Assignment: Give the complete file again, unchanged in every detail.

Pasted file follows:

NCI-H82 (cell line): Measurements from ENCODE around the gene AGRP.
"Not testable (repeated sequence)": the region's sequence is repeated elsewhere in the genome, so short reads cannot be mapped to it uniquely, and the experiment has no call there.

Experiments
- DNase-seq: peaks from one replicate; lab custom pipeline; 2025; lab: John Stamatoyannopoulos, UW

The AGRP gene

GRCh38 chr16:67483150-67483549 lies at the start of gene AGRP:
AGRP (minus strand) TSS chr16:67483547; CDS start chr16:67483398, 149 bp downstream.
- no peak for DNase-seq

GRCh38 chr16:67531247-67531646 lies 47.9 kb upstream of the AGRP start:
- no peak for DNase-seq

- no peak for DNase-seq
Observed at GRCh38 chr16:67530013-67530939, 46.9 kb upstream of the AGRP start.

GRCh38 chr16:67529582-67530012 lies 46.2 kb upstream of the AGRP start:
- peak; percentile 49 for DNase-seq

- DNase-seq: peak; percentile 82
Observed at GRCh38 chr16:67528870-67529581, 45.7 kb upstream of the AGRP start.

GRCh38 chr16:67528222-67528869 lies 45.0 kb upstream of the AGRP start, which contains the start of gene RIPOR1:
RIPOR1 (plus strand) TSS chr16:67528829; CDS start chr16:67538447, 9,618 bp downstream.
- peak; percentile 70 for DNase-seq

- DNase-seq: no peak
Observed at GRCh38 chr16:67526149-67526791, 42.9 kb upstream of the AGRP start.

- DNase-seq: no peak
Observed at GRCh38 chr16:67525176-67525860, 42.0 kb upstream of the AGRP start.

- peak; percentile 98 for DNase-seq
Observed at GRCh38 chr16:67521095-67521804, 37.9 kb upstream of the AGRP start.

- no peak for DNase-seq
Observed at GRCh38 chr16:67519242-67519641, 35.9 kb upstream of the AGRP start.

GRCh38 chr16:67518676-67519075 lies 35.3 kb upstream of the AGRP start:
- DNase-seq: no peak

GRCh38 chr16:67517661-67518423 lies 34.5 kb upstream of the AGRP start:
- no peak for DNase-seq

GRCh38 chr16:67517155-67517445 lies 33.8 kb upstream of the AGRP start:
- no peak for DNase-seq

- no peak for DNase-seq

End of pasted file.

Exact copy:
NCI-H82 (cell line): Measurements from ENCODE around the gene AGRP.
"Not testable (repeated sequence)": the region's sequence is repeated elsewhere in the genome, so short reads cannot be mapped to it uniquely, and the experiment has no call there.

Experiments
- DNase-seq: peaks from one replicate; lab custom pipeline; 2025; lab: John Stamatoyannopoulos, UW

The AGRP gene

GRCh38 chr16:67483150-67483549 lies at the start of gene AGRP:
AGRP (minus strand) TSS chr16:67483547; CDS start chr16:67483398, 149 bp downstream.
- no peak for DNase-seq

GRCh38 chr16:67531247-67531646 lies 47.9 kb upstream of the AGRP start:
- no peak for DNase-seq

- no peak for DNase-seq
Observed at GRCh38 chr16:67530013-67530939, 46.9 kb upstream of the AGRP start.

GRCh38 chr16:67529582-67530012 lies 46.2 kb upstream of the AGRP start:
- peak; percentile 49 for DNase-seq

- DNase-seq: peak; percentile 82
Observed at GRCh38 chr16:67528870-67529581, 45.7 kb upstream of the AGRP start.

GRCh38 chr16:67528222-67528869 lies 45.0 kb upstream of the AGRP start, which contains the start of gene RIPOR1:
RIPOR1 (plus strand) TSS chr16:67528829; CDS start chr16:67538447, 9,618 bp downstream.
- peak; percentile 70 for DNase-seq

- DNase-seq: no peak
Observed at GRCh38 chr16:67526149-67526791, 42.9 kb upstream of the AGRP start.

- DNase-seq: no peak
Observed at GRCh38 chr16:67525176-67525860, 42.0 kb upstream of the AGRP start.

- peak; percentile 98 for DNase-seq
Observed at GRCh38 chr16:67521095-67521804, 37.9 kb upstream of the AGRP start.

- no peak for DNase-seq
Observed at GRCh38 chr16:67519242-67519641, 35.9 kb upstream of the AGRP start.

GRCh38 chr16:67518676-67519075 lies 35.3 kb upstream of the AGRP start:
- DNase-seq: no peak

GRCh38 chr16:67517661-67518423 lies 34.5 kb upstream of the AGRP start:
- no peak for DNase-seq

GRCh38 chr16:67517155-67517445 lies 33.8 kb upstream of the AGRP start:
- no peak for DNase-seq

- no peak for DNase-seq